Living in the Heart of the Beast

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"Living in the Heart of the Beast"
Song by Henry Cow with Slapp Happy
from the album In Praise of Learning
ReleasedMay 1975
RecordedFebruary–March 1975, England
15:30 (remix)
Songwriter(s)Tim Hodgkinson
Producer(s)Henry Cow, Slapp Happy and Phil Becque

"Living in the Heart of the Beast" is the title of an extended song written by Tim Hodgkinson in 1975 for the English avant-rock group Henry Cow. It was recorded in 1975 by Henry Cow with Slapp Happy, who had recently merged with Henry Cow after the two groups had recorded a collaborative album, Desperate Straights the previous year.

"Living in the Heart of the Beast" was the first of two "epic" compositions Hodgkinson wrote for Henry Cow, the second being "Erk Gah" (1976), later known as "Hold to the Zero Burn, Imagine".[1]


Hodgkinson began writing "Living in the Heart of the Beast" in mid 1974 and presented it a few months later to Henry Cow as an unfinished and untitled instrumental. The group cut the piece up into fragments, interspaced them with improvisational sections, and performed it live.[2] One such performance, Halsteren was recorded in Halsteren in the Netherlands on 26 September 1974, and appears in Volume 2: 1974–5 of The 40th Anniversary Henry Cow Box Set (2009). This instrumental suite was also performed in Groningen in the Netherlands two days later, and part of it was released as "Groningen" on Concerts (1976). In early 1975, after a successful collaborative album, Desperate Straights with Slapp Happy, the two groups decided to merge, and Henry Cow, for the first time, acquired a vocalist, Dagmar Krause from Slapp Happy. Plans were made for "Living in the Heart of the Beast" to be recorded for Henry Cow's next album, this time with vocals and lyrics added.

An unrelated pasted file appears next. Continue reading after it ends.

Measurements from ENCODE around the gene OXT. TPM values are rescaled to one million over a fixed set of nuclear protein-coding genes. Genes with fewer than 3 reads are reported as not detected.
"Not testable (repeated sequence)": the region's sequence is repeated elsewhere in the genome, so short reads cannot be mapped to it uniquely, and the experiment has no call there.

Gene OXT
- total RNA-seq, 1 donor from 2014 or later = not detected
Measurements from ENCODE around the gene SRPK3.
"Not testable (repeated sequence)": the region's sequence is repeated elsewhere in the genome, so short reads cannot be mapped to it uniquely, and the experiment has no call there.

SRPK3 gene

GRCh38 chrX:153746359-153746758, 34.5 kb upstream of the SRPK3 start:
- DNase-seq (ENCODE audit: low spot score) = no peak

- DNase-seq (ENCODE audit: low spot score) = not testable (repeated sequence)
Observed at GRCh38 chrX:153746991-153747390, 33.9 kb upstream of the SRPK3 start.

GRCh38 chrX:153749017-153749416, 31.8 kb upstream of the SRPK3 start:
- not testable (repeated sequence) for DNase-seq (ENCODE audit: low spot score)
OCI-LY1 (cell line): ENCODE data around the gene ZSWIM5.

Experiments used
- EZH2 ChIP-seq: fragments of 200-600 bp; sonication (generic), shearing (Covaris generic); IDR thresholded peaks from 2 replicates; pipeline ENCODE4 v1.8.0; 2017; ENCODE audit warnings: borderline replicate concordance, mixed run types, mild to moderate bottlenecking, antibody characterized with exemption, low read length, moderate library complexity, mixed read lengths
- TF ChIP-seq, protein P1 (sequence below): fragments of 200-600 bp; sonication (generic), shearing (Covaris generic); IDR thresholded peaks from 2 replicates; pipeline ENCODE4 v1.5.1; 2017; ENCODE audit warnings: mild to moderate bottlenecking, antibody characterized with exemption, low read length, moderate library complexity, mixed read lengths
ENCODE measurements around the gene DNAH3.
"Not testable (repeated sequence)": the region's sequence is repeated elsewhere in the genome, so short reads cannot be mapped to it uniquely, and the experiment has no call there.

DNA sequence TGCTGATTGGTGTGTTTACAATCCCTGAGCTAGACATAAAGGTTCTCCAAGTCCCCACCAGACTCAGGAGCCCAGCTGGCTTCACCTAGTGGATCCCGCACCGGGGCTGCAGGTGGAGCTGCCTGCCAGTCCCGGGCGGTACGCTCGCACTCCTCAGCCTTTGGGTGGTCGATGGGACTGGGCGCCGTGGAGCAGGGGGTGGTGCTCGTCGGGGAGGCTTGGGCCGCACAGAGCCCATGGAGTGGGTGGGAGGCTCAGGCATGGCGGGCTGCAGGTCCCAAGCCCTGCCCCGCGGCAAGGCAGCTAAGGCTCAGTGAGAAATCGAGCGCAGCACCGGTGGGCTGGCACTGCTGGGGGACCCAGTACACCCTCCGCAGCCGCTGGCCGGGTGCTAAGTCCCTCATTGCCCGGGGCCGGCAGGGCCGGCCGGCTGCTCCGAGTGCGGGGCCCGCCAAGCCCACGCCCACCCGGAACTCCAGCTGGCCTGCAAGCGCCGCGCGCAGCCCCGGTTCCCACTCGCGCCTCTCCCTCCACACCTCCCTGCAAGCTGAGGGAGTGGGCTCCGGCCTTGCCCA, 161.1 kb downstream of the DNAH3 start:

Hodgkinson commissioned Slapp Happy's songwriter Peter Blegvad to write lyrics for the piece for Krause to sing. However, after several attempts, Blegvad (who was soon to be asked to leave the band) admitted that he was "out of [his] depth", and Hodgkinson wrote the lyrics himself.[2][3] Blegvad presented a slightly different interpretation of this situation in a 1996 interview with Hearsay magazine:

The piece that got me kicked out [of Henry Cow] was "Living in the Heart of the Beast". I was assigned the task for the collective to come up with suitable verbals, and I wrote two verses about a woman throwing raisins at a pile of bones ... Tim Hodgkinson said, "I'm sorry, this is not at all what we want", and he wrote reams of this political tirade. I admired his passion and application but it left me cold. I am to my bones a flippant individual. I don't know why I was created thus or what I'm trying to deny, but it clashed with the extreme seriousness.[4]

"Living in the Heart of the Beast" was recorded in February and March 1975 and released on In Praise of Learning in May 1975. In his book Rocking the Classics: English Progressive Rock and the Counterculture, Edward Macan described the song as a 15-minute piece that opens with an "atonal, highly distorted electric guitar solo" and closes with a "stately modal march".[5]